Marketing CBD products is a challenge. For years we’ve written about risks associated with making health-related claims in marketing. But there’s another avenue that the federal government doesn’t like: unsubstantiated claims. Last week, the Federal Trade Commission (FTC) decided to ratchet up enforcement and sent out warning letters to nearly 700 companies (some of which offer CBD products) concerning their alleged unsubstantiated claims.
FTC’s template warning letter, styled “Notices of Penalty Offenses,” is here. The letter notes that it includes the FTC’s Notice of Penalty Offenses Concerning Substantiation of Product Claims (or “Substantiation Notice“) and Notice of Penalty Offenses Concerning Deceptive or Unfair Conduct around Endorsements and Testimonials (or “Endorsement Notice“). It also notes that receipt of a notice of penalty offenses can lead to civil penalties of up to $50,120 per violation. Under federal law, in some cases each day of continuing activity could be construed as a separate violation.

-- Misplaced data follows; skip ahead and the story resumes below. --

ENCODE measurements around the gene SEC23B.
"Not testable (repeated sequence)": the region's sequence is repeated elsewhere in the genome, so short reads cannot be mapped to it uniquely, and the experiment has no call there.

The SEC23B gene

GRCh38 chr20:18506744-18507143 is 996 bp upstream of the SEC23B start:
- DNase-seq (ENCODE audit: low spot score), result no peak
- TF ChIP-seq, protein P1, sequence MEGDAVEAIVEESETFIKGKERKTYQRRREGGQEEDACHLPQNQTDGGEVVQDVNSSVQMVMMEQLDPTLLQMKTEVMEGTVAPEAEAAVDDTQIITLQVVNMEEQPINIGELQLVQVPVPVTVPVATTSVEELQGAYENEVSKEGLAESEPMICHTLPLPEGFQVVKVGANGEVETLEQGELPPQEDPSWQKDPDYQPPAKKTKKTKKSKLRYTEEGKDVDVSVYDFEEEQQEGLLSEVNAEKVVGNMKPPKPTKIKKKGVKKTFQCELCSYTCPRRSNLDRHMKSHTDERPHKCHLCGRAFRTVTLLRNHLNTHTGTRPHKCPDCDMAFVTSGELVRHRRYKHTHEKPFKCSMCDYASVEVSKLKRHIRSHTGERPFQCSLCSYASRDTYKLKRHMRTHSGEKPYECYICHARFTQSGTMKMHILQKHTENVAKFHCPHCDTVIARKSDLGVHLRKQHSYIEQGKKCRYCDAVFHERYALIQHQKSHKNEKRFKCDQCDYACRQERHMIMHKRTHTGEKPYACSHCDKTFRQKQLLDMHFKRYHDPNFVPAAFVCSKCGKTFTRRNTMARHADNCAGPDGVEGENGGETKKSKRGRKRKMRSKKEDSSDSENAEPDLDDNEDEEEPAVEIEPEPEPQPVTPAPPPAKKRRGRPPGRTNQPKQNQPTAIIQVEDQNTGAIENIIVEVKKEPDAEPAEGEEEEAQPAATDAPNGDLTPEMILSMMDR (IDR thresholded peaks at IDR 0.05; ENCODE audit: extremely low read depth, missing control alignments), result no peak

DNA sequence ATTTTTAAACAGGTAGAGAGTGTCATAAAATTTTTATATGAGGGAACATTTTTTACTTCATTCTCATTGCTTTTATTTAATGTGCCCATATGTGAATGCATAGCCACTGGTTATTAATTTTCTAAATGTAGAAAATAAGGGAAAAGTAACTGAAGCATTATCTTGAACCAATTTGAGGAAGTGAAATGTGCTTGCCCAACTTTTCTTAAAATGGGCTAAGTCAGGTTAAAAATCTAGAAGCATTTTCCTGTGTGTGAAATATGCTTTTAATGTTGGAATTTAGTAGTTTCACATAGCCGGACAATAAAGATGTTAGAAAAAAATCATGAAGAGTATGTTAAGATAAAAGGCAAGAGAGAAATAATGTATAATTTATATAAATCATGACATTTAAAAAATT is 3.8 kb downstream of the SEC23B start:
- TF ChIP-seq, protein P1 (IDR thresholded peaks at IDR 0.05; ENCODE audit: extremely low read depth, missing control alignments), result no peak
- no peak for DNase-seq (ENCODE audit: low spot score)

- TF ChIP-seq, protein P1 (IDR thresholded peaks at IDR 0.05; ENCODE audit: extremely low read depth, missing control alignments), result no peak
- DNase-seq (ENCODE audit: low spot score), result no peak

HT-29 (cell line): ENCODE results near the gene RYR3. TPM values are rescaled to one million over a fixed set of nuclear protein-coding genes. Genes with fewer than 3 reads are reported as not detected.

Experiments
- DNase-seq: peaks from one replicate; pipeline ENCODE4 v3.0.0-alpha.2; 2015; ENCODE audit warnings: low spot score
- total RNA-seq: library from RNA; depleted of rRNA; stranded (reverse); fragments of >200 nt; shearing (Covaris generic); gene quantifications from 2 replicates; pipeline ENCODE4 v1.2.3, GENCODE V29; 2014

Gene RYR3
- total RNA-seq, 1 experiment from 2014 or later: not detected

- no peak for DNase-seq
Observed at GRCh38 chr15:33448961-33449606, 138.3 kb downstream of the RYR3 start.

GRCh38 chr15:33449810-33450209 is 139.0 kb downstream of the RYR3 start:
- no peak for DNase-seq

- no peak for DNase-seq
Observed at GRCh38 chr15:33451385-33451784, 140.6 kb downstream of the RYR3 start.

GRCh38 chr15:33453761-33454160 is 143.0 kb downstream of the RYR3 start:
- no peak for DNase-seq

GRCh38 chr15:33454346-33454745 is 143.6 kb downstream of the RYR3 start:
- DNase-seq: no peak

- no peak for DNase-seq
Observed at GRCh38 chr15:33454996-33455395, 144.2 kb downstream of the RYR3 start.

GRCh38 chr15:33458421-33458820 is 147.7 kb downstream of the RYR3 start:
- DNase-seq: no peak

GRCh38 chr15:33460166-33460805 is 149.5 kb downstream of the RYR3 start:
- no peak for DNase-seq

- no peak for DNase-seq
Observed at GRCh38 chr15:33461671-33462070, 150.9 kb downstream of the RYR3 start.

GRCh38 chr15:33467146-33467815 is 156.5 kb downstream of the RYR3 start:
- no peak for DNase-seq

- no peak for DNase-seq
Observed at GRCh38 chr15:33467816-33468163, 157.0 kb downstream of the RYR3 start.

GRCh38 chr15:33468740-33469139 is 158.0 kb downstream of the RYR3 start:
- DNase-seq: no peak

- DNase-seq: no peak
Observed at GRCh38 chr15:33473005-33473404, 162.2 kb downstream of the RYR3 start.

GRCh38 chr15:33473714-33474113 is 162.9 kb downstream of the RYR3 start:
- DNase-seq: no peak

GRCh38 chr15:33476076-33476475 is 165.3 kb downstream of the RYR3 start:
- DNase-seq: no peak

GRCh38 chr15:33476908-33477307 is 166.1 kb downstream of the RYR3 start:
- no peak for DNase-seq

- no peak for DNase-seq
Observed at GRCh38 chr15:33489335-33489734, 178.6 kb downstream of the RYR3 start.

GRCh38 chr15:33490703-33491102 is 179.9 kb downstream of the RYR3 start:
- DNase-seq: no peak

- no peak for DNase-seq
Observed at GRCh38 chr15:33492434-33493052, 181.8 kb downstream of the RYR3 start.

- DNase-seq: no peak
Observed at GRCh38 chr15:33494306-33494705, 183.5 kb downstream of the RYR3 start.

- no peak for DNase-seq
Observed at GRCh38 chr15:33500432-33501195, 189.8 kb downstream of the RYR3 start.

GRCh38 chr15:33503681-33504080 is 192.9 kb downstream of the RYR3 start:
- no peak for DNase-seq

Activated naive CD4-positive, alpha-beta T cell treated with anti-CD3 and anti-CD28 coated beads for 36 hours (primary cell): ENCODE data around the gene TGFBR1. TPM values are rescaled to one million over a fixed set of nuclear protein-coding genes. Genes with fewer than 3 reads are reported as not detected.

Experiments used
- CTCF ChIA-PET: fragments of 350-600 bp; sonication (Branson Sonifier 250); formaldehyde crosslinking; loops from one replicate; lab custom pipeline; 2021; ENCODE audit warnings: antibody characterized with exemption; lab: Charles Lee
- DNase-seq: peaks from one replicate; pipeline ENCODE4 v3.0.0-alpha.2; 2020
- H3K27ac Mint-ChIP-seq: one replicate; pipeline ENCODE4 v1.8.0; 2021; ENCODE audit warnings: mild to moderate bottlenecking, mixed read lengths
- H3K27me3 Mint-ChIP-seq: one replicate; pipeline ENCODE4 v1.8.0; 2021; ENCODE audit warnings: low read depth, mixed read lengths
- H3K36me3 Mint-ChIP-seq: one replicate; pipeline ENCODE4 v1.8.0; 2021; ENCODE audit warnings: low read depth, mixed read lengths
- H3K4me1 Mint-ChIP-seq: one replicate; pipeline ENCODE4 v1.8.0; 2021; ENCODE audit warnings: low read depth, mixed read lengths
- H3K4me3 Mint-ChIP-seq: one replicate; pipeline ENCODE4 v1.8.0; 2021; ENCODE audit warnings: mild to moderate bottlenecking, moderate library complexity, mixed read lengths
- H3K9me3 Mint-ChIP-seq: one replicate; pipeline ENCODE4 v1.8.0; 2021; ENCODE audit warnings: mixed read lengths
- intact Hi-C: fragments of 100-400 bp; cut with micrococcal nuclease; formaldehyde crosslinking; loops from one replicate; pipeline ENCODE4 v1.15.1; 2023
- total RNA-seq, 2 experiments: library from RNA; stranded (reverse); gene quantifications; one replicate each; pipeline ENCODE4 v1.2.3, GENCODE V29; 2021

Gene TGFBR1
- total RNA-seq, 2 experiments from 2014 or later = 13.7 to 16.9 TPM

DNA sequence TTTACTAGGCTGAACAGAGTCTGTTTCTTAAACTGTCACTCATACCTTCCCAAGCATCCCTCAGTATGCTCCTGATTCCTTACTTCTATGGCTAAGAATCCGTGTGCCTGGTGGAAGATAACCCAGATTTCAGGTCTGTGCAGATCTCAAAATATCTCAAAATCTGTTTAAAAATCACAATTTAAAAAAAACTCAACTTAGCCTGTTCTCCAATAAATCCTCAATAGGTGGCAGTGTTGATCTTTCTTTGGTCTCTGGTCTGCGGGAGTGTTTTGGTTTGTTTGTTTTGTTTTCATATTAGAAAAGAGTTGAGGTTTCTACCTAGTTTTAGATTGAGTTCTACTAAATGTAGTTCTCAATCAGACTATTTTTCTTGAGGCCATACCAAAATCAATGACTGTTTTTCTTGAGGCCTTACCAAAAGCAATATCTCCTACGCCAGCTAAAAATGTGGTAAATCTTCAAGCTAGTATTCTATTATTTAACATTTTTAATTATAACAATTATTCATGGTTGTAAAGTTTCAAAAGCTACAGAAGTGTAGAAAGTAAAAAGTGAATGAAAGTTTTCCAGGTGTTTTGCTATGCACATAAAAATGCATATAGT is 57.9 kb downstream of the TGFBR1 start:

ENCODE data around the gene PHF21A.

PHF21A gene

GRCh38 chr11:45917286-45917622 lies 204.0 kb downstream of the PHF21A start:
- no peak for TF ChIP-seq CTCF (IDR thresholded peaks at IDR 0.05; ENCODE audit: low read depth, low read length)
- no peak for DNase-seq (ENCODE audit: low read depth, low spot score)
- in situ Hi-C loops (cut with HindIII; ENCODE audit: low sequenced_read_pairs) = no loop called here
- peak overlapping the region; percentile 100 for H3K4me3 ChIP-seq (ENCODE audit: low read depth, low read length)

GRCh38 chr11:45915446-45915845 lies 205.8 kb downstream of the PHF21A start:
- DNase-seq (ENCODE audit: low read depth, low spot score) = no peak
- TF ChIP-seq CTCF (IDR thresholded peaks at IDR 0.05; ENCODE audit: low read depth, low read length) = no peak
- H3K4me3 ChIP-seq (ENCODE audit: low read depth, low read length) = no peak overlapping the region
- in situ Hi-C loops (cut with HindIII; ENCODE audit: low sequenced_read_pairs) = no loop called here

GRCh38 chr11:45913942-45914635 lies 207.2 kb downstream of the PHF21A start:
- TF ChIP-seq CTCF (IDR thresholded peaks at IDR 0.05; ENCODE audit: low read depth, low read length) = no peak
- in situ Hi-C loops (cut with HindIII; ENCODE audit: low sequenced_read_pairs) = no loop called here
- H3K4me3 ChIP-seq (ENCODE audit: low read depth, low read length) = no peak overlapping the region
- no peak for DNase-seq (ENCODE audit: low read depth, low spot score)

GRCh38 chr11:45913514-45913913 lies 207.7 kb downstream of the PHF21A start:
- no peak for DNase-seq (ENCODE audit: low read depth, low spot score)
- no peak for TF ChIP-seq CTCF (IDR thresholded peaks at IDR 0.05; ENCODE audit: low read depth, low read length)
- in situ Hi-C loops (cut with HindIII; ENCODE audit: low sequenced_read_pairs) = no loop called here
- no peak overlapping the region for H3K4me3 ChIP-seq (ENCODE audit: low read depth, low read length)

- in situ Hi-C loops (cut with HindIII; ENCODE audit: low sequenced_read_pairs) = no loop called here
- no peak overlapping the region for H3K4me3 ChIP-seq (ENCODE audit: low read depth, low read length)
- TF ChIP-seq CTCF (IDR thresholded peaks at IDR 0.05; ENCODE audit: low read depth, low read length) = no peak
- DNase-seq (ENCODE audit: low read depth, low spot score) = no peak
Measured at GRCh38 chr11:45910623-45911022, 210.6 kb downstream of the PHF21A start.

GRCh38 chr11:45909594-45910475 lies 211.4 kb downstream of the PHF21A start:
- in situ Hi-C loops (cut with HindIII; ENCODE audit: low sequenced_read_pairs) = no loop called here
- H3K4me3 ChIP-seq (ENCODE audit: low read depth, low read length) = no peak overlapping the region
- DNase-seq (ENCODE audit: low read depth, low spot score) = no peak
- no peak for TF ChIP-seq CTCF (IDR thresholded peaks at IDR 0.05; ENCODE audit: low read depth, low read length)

The FTC’s various notices address a host of potential issues, which we may dig into in detail in subsequent posts. For today, there are two general buckets of concerns: unsubstantiated claims and issues around endorsements (I’ve written about FTC endorsement issues on a few occasions, see here for example). The FTC’s letter notes that it “does not reflect any assessment as to whether you have engaged in deceptive or unfair conduct. We are distributing similar letters to numerous other companies.” However, what it means is that the agency is taking a hard look at companies in a variety of industries – not only CBD, but also “companies involved in the marketing of OTC drugs, homeopathic products, dietary supplements, or functional foods”.
Notably, the FTC has guidance for health products compliance, but this can be a touchy subject since the FDA categorically takes the position that CBD products can’t be treated or marketed like regular healthcare products. So CBD companies on the receiving end of this letter – or who receive similar letters in the future – may have a difficult time sifting through the FTC’s myriad different policies.
While the FTC’s letter notes that it is not an assessment of engaging in wrongful conduct, this signals to us that the agency is ramping up towards enforcement. As mentioned, we will probably dive further into these topics in future blog posts, but wanted to get a short summary out now. For more on CBD marketing claims in general, see the following posts: